Even if you’re not a full-blown arachnophobe, your reaction to spotting a spider skittering across your floor is probably some combination of shrieking and whacking it with the nearest shoe. Next time, you should just take a deep breath, tip your hat, and let the eight-legged critter continue on its merry way.

Though you might prefer to believe that spiders rarely find their way into your immaculately clean home, that’s almost definitely not the case. In an article for The Conversation, entomologist Matt Bertone and his colleagues at North Carolina State University surveyed 50 North Carolina homes and found spiders in every single one. The truth is, Bertone says, spiders are important to our indoor ecosystems. Since they’re generalist predators, they’ll pretty much eat anything, from the dead fly on your window sill to the mosquito that had planned to make a midnight snack out of your face. Sometimes, they’ll even eat other spiders. So whether a spider is just passing through your house or has taken up permanent residence in the upper corner of your closet, it’s definitely working for room and board.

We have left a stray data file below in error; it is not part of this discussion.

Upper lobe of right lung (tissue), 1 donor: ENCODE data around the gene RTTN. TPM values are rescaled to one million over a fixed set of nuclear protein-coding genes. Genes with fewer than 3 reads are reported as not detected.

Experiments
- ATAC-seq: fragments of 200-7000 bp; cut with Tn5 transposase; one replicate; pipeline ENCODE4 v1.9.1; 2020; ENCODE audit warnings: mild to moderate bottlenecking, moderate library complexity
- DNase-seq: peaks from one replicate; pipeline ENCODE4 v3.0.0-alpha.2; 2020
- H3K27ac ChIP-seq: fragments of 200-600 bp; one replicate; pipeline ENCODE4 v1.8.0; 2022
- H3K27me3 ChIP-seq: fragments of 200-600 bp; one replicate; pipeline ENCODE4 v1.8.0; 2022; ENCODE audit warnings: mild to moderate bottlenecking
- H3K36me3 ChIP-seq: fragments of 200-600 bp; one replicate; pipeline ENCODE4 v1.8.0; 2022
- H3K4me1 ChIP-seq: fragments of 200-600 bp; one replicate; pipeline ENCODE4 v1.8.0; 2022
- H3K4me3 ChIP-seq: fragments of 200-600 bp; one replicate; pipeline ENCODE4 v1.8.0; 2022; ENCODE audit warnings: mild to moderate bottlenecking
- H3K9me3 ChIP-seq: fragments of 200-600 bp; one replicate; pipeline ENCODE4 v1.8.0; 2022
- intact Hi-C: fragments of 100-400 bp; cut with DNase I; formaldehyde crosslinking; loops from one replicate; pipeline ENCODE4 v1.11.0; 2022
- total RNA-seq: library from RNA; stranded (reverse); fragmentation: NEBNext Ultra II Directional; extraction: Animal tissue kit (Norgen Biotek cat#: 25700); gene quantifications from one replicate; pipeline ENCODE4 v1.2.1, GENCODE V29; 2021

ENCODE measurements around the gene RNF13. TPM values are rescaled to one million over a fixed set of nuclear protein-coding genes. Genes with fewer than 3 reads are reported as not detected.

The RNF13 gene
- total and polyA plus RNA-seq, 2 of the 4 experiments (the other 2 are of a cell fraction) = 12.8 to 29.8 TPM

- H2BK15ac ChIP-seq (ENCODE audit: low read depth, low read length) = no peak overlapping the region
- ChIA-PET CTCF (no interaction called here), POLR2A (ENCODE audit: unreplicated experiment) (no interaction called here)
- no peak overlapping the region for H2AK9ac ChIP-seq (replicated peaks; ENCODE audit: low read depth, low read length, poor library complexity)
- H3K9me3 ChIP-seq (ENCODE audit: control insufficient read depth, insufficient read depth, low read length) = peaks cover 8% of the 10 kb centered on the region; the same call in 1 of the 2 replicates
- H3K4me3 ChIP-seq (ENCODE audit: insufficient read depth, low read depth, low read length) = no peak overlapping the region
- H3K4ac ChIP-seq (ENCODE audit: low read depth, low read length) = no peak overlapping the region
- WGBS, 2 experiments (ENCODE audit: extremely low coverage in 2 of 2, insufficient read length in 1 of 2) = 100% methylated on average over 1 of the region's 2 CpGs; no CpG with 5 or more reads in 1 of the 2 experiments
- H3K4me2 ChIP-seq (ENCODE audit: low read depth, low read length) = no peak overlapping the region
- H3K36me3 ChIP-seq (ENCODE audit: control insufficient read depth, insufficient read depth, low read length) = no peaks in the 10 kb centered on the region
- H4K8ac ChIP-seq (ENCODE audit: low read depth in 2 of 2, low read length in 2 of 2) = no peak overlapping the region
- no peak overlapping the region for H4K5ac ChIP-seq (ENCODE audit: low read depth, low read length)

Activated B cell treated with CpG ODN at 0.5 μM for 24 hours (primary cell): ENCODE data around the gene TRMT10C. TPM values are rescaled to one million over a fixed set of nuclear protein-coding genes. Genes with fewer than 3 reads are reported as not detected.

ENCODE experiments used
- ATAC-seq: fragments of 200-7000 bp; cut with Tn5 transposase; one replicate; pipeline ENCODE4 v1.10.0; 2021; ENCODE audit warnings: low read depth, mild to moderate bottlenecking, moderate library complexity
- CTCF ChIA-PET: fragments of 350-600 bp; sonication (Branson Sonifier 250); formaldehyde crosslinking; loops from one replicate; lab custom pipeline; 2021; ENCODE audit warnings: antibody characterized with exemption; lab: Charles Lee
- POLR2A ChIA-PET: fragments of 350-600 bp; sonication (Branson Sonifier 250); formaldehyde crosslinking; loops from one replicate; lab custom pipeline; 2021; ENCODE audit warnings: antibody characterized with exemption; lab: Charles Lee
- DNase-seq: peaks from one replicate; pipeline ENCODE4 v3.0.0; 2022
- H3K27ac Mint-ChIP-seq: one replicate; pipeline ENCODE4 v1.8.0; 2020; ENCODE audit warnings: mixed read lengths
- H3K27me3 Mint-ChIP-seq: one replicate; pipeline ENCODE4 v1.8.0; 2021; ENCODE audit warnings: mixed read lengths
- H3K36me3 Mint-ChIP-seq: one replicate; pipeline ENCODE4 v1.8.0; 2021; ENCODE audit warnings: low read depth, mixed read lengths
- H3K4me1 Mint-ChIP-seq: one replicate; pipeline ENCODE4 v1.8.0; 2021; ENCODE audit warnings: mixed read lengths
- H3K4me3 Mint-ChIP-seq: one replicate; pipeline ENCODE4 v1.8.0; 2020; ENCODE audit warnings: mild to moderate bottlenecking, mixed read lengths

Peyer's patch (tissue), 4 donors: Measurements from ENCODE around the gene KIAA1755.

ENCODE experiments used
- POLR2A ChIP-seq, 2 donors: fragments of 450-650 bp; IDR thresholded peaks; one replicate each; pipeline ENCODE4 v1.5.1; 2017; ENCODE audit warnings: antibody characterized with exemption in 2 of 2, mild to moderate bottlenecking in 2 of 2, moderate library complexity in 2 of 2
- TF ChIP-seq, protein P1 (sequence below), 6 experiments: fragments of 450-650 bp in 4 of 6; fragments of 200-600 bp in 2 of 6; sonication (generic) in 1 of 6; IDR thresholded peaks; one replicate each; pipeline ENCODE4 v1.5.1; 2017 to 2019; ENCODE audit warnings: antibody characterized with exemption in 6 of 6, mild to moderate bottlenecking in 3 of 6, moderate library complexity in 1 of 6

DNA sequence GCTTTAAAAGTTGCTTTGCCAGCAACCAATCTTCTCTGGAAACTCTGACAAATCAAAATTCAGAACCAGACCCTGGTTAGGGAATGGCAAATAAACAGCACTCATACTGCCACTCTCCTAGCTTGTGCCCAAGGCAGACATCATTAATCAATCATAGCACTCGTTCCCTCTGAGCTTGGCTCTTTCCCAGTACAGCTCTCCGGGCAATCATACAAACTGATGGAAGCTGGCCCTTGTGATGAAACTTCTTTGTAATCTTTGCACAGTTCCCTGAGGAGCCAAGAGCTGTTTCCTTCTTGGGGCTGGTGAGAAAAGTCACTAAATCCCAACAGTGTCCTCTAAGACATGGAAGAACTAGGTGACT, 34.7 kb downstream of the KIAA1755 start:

Also, the spiders in your house likely aren’t the terrifyingly huge, mammal-devouring specimens that make great headlines. In their inventory, Bertone and his team primarily found common house spiders, like harmless cobweb spiders and cellar spiders. While most spiders are venomous, their venom often isn’t strong enough to affect you, and their fangs are often too small to pierce your skin. And if you shudder at the thought of spiders crawling over you when you’re sleeping, keep in mind that’s not likely, either—our snoring, rustling, and even plain breathing are enough to keep them from investigating further.

So remember, just because you can’t see the spiders in your home doesn’t mean they’re not there, and besides, they’re working hard to make your home an insect-free habitat for you. If you still can’t bring yourself to let one scurry away to who-knows-where, consider releasing it outside, where it can secure the perimeter from disease-carrying pests.

[h/t The Conversation]